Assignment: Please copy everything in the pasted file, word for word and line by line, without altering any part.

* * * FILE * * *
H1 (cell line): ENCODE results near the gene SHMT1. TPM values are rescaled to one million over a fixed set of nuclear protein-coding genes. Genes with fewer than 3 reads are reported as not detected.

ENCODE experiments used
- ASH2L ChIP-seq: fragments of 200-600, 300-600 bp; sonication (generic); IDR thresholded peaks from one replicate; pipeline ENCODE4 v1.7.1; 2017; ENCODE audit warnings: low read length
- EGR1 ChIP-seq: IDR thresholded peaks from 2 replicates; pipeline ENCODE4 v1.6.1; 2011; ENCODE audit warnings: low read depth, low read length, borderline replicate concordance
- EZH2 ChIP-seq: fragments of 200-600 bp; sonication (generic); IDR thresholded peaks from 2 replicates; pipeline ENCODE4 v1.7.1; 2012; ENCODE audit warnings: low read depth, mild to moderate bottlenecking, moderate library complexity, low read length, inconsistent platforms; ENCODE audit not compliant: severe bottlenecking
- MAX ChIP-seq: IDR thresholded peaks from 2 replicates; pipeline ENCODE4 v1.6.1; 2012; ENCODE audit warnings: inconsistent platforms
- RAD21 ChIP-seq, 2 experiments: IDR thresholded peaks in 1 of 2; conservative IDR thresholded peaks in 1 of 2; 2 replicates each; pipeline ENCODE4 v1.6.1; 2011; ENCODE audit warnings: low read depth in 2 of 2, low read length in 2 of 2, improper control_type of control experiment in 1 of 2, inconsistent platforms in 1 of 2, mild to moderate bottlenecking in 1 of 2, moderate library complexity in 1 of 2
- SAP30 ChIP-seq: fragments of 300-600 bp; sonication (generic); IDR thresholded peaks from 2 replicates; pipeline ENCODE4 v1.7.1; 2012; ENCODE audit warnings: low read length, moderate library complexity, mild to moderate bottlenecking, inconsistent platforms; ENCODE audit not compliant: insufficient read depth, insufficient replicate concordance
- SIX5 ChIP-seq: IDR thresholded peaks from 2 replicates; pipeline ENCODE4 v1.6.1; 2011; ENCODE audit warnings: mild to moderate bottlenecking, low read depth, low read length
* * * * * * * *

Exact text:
H1 (cell line): ENCODE results near the gene SHMT1. TPM values are rescaled to one million over a fixed set of nuclear protein-coding genes. Genes with fewer than 3 reads are reported as not detected.

ENCODE experiments used
- ASH2L ChIP-seq: fragments of 200-600, 300-600 bp; sonication (generic); IDR thresholded peaks from one replicate; pipeline ENCODE4 v1.7.1; 2017; ENCODE audit warnings: low read length
- EGR1 ChIP-seq: IDR thresholded peaks from 2 replicates; pipeline ENCODE4 v1.6.1; 2011; ENCODE audit warnings: low read depth, low read length, borderline replicate concordance
- EZH2 ChIP-seq: fragments of 200-600 bp; sonication (generic); IDR thresholded peaks from 2 replicates; pipeline ENCODE4 v1.7.1; 2012; ENCODE audit warnings: low read depth, mild to moderate bottlenecking, moderate library complexity, low read length, inconsistent platforms; ENCODE audit not compliant: severe bottlenecking
- MAX ChIP-seq: IDR thresholded peaks from 2 replicates; pipeline ENCODE4 v1.6.1; 2012; ENCODE audit warnings: inconsistent platforms
- RAD21 ChIP-seq, 2 experiments: IDR thresholded peaks in 1 of 2; conservative IDR thresholded peaks in 1 of 2; 2 replicates each; pipeline ENCODE4 v1.6.1; 2011; ENCODE audit warnings: low read depth in 2 of 2, low read length in 2 of 2, improper control_type of control experiment in 1 of 2, inconsistent platforms in 1 of 2, mild to moderate bottlenecking in 1 of 2, moderate library complexity in 1 of 2
- SAP30 ChIP-seq: fragments of 300-600 bp; sonication (generic); IDR thresholded peaks from 2 replicates; pipeline ENCODE4 v1.7.1; 2012; ENCODE audit warnings: low read length, moderate library complexity, mild to moderate bottlenecking, inconsistent platforms; ENCODE audit not compliant: insufficient read depth, insufficient replicate concordance
- SIX5 ChIP-seq: IDR thresholded peaks from 2 replicates; pipeline ENCODE4 v1.6.1; 2011; ENCODE audit warnings: mild to moderate bottlenecking, low read depth, low read length